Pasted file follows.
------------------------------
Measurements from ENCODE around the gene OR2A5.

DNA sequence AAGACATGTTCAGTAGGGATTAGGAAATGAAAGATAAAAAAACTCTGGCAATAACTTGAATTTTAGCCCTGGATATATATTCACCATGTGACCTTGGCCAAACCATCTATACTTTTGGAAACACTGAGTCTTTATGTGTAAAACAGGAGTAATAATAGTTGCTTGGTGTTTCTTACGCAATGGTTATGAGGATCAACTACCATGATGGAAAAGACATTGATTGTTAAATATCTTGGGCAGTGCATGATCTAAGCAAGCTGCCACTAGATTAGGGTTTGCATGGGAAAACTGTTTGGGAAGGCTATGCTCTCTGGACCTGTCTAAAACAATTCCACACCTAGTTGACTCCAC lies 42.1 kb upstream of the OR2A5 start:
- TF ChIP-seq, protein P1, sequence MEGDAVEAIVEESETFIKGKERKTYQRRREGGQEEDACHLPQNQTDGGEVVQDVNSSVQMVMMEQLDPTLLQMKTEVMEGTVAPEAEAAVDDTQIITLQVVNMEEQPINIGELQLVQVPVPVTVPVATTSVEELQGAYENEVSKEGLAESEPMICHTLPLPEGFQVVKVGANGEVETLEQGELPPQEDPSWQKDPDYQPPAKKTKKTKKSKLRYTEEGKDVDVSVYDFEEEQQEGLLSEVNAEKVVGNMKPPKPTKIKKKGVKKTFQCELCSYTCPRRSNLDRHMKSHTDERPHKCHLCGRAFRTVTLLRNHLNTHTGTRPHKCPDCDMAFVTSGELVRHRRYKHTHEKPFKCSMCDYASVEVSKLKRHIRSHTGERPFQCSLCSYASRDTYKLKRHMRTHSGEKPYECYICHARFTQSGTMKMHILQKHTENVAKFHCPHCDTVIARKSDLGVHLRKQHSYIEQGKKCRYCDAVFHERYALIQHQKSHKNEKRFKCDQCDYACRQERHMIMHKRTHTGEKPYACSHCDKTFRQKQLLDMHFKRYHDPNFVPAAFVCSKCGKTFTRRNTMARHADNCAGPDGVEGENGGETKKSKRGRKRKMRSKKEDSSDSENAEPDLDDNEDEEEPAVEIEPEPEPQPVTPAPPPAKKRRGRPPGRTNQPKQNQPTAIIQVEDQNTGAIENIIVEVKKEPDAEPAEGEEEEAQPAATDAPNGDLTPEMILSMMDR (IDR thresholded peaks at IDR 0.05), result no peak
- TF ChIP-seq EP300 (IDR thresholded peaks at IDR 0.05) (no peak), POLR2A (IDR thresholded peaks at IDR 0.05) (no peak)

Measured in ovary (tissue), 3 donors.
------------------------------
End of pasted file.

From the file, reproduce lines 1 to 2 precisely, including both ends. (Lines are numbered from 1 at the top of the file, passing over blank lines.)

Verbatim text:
Measurements from ENCODE around the gene OR2A5.

DNA sequence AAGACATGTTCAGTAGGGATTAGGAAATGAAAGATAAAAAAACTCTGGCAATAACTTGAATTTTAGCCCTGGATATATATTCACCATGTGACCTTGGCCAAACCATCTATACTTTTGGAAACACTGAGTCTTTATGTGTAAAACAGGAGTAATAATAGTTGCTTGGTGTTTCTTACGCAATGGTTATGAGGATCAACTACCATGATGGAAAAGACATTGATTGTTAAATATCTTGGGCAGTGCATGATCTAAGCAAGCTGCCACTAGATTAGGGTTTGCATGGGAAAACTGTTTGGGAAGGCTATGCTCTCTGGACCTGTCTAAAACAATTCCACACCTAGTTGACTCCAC lies 42.1 kb upstream of the OR2A5 start: